type="text/javascript" src="/file2.js">
{/asset_compile}

will now not compile file1.coffee into JS before creating and linking one big chunk of minified JavaScript.

 type="text/javascript" src="/assetcache/file2-deadbeef1234.js">

As always, the support is seamless – this is all you have to do.

Again, in order to keep deployment simple, I decided to go with a pure PHP solution (coffeescript-php).

I do see some advantages in the native solutions though (performance, better output), so I’m actively looking into a solution to detect the availability of native converters that I could shell out to without having to hit the file system on every request.

Also, when adding the coffee support, I noticed that the architecture of sacy isn’t perfect for doing this transformation stuff. Too much code had to be duplicated between CSS and JavaScript, so I will do a bit of refactoring there.

Once both the support for external tools and the refactoring of the transformation is completed, I’m going to release v0.3, but if you want/need coffee support right now, go ahead and clone
the repository.

sacy 0.2 – now with less, sass and scss

To fresh up your memory (it has been a while): sacy is a Smarty (both 2 and 3) plugin that turns

{asset_compile}
<link type="text/css" rel="stylesheet" href="/styles/file1.css" />
<link type="text/css" rel="stylesheet" href="/styles/file2.css" />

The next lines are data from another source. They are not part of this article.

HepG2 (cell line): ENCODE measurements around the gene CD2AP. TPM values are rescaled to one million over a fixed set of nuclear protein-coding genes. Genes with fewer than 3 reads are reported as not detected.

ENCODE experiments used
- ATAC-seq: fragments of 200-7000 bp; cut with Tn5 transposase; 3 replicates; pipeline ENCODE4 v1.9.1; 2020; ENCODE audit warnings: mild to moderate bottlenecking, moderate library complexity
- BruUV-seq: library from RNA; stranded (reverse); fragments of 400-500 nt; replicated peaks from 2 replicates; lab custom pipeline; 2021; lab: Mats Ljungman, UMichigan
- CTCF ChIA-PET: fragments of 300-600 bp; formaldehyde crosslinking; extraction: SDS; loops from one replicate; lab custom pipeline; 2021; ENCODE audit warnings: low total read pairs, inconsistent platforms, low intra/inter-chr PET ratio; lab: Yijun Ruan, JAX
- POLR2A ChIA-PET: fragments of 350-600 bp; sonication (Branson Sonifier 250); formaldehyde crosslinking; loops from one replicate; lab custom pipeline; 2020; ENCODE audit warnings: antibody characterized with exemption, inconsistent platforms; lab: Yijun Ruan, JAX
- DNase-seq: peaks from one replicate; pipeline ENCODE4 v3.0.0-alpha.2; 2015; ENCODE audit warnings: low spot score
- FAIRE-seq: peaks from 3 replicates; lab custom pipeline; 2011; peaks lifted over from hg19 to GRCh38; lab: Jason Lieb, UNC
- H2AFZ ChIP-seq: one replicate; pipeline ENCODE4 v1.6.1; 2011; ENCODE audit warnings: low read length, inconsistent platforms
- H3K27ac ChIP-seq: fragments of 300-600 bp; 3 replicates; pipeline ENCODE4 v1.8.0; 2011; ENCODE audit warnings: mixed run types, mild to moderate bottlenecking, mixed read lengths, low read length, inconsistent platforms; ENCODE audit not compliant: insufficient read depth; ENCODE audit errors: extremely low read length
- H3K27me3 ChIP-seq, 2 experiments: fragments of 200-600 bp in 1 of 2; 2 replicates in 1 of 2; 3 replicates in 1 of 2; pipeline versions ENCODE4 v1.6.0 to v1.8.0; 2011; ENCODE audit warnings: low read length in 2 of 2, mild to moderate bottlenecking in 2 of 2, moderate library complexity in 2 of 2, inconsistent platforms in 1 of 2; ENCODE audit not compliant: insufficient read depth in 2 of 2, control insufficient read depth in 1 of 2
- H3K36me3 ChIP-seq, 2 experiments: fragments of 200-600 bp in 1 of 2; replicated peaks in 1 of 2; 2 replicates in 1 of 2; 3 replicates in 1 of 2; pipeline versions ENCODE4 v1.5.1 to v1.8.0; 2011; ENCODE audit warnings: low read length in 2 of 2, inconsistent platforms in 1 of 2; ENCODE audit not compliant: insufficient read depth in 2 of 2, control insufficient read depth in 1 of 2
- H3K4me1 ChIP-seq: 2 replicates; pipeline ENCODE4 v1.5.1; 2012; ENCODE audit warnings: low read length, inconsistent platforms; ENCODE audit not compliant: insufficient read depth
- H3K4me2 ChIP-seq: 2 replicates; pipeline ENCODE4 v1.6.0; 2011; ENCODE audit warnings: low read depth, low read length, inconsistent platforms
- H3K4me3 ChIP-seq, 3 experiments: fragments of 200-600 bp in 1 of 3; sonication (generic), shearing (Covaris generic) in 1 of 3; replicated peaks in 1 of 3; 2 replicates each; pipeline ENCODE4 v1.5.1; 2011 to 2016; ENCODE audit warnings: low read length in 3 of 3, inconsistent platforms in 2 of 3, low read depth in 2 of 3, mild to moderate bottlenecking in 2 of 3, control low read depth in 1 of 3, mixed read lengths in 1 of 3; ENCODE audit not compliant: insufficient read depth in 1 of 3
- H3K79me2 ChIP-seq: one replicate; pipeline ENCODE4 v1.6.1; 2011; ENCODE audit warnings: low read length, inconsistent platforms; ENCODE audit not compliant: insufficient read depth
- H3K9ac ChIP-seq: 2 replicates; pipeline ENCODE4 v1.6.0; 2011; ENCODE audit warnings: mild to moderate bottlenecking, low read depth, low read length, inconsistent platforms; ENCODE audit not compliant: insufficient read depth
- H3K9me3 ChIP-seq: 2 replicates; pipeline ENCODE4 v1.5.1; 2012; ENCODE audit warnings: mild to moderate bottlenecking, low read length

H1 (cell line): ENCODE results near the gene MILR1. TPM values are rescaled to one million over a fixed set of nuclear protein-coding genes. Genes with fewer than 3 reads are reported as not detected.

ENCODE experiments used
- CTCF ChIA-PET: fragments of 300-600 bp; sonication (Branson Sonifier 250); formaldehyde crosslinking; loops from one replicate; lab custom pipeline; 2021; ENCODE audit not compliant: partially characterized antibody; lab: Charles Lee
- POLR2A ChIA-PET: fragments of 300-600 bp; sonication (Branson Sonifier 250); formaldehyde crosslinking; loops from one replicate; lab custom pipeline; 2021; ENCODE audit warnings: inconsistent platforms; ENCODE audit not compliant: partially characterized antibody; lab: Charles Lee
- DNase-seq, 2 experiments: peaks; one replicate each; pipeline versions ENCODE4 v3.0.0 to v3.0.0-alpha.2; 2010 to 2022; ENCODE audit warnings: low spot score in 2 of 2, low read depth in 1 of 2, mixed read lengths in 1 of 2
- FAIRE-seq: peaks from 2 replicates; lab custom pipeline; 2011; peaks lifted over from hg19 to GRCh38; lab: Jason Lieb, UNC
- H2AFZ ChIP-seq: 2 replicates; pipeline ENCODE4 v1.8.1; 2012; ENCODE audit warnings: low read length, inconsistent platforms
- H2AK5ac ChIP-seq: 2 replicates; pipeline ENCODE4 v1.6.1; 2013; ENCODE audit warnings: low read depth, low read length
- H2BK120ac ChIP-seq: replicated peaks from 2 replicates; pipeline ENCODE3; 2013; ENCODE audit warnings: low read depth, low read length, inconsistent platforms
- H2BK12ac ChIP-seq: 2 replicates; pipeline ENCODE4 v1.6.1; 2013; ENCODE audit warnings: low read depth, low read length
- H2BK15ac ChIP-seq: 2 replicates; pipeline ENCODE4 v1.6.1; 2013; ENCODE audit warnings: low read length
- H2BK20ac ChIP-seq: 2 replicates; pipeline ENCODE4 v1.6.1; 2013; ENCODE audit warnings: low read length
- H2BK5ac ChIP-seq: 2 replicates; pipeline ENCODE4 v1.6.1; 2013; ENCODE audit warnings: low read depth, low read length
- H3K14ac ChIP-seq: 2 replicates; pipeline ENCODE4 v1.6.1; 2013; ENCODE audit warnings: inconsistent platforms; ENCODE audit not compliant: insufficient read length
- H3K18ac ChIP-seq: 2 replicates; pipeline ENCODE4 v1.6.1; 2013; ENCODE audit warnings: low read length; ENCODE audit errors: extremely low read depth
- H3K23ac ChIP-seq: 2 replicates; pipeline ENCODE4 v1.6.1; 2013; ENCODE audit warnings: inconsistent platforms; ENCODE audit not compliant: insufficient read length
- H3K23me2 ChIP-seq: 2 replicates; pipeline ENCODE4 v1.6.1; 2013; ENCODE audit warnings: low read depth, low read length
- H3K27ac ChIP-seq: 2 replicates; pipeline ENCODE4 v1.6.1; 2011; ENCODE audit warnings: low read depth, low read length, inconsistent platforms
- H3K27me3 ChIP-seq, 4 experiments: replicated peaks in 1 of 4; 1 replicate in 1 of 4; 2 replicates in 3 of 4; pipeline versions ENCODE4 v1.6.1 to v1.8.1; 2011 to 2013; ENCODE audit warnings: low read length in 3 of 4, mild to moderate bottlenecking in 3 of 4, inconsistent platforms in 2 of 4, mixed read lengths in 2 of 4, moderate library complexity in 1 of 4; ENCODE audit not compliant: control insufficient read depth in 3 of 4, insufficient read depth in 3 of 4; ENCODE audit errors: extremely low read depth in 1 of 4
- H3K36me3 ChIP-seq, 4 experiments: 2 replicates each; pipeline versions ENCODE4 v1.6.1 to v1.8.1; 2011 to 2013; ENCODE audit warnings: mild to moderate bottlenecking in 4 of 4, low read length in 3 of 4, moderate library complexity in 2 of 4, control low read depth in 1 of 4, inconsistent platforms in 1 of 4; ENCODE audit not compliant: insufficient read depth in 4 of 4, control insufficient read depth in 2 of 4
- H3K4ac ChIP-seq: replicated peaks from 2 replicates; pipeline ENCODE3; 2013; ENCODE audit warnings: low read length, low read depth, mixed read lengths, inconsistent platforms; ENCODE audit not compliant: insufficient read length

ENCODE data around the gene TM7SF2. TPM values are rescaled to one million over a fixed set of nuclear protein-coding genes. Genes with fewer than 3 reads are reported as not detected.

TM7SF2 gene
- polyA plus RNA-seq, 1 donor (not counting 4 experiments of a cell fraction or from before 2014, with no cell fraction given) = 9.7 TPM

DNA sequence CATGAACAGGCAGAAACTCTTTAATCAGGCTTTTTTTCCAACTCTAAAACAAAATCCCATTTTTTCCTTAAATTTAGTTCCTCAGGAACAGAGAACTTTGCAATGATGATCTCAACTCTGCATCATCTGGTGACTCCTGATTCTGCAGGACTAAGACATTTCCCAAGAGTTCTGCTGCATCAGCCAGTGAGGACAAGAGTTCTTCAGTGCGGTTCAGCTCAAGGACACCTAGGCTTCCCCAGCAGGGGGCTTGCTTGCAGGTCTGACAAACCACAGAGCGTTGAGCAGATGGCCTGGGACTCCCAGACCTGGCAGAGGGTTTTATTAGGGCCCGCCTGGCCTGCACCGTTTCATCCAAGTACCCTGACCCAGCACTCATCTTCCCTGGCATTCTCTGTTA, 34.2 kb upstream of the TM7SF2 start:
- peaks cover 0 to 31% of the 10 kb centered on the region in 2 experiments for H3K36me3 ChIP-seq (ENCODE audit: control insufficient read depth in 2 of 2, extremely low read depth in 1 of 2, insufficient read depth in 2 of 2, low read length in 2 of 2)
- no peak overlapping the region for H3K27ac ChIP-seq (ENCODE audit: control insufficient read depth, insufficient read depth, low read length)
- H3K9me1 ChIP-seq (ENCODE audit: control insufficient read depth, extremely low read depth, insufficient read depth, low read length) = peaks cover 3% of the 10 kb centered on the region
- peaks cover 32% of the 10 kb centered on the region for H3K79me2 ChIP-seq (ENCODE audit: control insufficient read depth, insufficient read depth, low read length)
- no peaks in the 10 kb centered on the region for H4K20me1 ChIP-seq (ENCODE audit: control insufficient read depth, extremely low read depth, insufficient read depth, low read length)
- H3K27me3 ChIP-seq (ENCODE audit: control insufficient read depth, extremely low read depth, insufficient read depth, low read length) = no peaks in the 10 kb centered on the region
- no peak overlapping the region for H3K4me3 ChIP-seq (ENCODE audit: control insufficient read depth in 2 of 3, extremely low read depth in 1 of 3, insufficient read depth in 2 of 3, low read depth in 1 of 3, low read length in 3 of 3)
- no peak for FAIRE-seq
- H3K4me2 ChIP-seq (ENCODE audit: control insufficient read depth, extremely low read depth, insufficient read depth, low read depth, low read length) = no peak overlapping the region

<link type="text/css" rel="stylesheet" href="/styles/file3.css" />
<link type="text/css" rel="stylesheet" href="/styles/file4.css" />
 type="text/javascript" src="/jslib/file1.js">
 type="text/javascript" src="/jslib/file2.js">
 type="text/javascript" src="/jslib/file3.js">
{/asset_compile}

into

<link type="text/css" rel="stylesheet" href="/assets/files-1234abc.css" />
 type="text/javascript" src="/assets/files-abc123.js">

It does this without you ever having to manually run a compiler, without serving all your assets through some script (thus saving RAM) and without worries about stale copies being served. In fact, you can serve all static files generated with sacy with cache headers telling browsers to never revisit them!

All of this, using two lines of code (wrap as much content as you want in {asset_compile}…{/asset_compile})

Sacy has been around for a bit more than a year now and has since been in production use in PopScan. During this time, no single bug in Sacy has been found, so I would say that it’s pretty usable.

Coworkers have bugged me enough about how much better less or sass would be compared to pure CSS so that I finally decided to update sacy to allow us to use less in PopScan:

Aside of consolidating and minimizing CSS and JavaScript, sacy can now also transform less and sass (or scss) files using the exact same method as before but just changing the mime-type:

<link type="text/x-less" rel="stylesheet" href="/styles/file1.less" />
<link type="text/x-sass" rel="stylesheet" href="/styles/file2.sass" />
<link type="text/x-scss" rel="stylesheet" href="/styles/file3.scss" />

Like before, you don’t concern yourself with manual compilation or anything. Just use the links as is and sacy will do the magic for you.

Interested? Read the (by now huge) documentation on my github page!